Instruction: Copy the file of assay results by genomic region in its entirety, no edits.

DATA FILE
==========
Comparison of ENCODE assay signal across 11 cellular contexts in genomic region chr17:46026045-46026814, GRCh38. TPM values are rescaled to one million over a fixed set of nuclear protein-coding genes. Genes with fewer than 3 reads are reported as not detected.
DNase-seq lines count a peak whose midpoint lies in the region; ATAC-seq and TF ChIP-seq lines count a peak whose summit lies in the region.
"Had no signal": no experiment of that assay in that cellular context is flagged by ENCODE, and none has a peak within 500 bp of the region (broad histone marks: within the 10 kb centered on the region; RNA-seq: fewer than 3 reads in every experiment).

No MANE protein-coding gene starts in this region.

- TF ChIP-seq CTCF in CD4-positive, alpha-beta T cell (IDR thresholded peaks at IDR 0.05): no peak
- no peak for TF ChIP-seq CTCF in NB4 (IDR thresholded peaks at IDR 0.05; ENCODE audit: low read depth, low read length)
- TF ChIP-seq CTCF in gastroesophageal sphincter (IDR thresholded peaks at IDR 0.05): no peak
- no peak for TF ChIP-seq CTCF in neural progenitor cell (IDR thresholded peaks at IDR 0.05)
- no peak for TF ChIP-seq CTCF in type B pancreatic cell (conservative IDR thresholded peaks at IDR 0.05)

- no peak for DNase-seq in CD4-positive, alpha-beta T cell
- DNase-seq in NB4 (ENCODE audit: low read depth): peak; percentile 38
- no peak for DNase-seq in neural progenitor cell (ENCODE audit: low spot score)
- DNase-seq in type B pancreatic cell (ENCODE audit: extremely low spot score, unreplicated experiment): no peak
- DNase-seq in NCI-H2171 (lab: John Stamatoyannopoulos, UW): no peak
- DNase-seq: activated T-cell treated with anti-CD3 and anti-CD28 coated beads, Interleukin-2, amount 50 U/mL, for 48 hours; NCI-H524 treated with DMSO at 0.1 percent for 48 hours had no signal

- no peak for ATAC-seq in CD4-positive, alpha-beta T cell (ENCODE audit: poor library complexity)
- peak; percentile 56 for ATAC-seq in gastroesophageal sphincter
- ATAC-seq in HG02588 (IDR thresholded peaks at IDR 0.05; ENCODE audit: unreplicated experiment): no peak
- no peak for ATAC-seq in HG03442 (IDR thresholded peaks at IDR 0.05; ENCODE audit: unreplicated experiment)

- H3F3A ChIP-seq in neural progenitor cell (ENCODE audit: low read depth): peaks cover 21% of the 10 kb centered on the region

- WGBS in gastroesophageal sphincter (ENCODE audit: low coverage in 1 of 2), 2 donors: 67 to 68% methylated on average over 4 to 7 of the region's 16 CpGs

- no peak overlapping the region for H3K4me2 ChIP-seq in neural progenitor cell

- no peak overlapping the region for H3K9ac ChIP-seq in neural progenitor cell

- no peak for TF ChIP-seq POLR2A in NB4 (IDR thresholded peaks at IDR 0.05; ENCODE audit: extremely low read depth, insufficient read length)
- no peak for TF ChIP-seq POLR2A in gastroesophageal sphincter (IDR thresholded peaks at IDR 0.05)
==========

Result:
Comparison of ENCODE assay signal across 11 cellular contexts in genomic region chr17:46026045-46026814, GRCh38. TPM values are rescaled to one million over a fixed set of nuclear protein-coding genes. Genes with fewer than 3 reads are reported as not detected.
DNase-seq lines count a peak whose midpoint lies in the region; ATAC-seq and TF ChIP-seq lines count a peak whose summit lies in the region.
"Had no signal": no experiment of that assay in that cellular context is flagged by ENCODE, and none has a peak within 500 bp of the region (broad histone marks: within the 10 kb centered on the region; RNA-seq: fewer than 3 reads in every experiment).

No MANE protein-coding gene starts in this region.

- TF ChIP-seq CTCF in CD4-positive, alpha-beta T cell (IDR thresholded peaks at IDR 0.05): no peak
- no peak for TF ChIP-seq CTCF in NB4 (IDR thresholded peaks at IDR 0.05; ENCODE audit: low read depth, low read length)
- TF ChIP-seq CTCF in gastroesophageal sphincter (IDR thresholded peaks at IDR 0.05): no peak
- no peak for TF ChIP-seq CTCF in neural progenitor cell (IDR thresholded peaks at IDR 0.05)
- no peak for TF ChIP-seq CTCF in type B pancreatic cell (conservative IDR thresholded peaks at IDR 0.05)

- no peak for DNase-seq in CD4-positive, alpha-beta T cell
- DNase-seq in NB4 (ENCODE audit: low read depth): peak; percentile 38
- no peak for DNase-seq in neural progenitor cell (ENCODE audit: low spot score)
- DNase-seq in type B pancreatic cell (ENCODE audit: extremely low spot score, unreplicated experiment): no peak
- DNase-seq in NCI-H2171 (lab: John Stamatoyannopoulos, UW): no peak
- DNase-seq: activated T-cell treated with anti-CD3 and anti-CD28 coated beads, Interleukin-2, amount 50 U/mL, for 48 hours; NCI-H524 treated with DMSO at 0.1 percent for 48 hours had no signal

- no peak for ATAC-seq in CD4-positive, alpha-beta T cell (ENCODE audit: poor library complexity)
- peak; percentile 56 for ATAC-seq in gastroesophageal sphincter
- ATAC-seq in HG02588 (IDR thresholded peaks at IDR 0.05; ENCODE audit: unreplicated experiment): no peak
- no peak for ATAC-seq in HG03442 (IDR thresholded peaks at IDR 0.05; ENCODE audit: unreplicated experiment)

- H3F3A ChIP-seq in neural progenitor cell (ENCODE audit: low read depth): peaks cover 21% of the 10 kb centered on the region

- WGBS in gastroesophageal sphincter (ENCODE audit: low coverage in 1 of 2), 2 donors: 67 to 68% methylated on average over 4 to 7 of the region's 16 CpGs

- no peak overlapping the region for H3K4me2 ChIP-seq in neural progenitor cell

- no peak overlapping the region for H3K9ac ChIP-seq in neural progenitor cell

- no peak for TF ChIP-seq POLR2A in NB4 (IDR thresholded peaks at IDR 0.05; ENCODE audit: extremely low read depth, insufficient read length)
- no peak for TF ChIP-seq POLR2A in gastroesophageal sphincter (IDR thresholded peaks at IDR 0.05)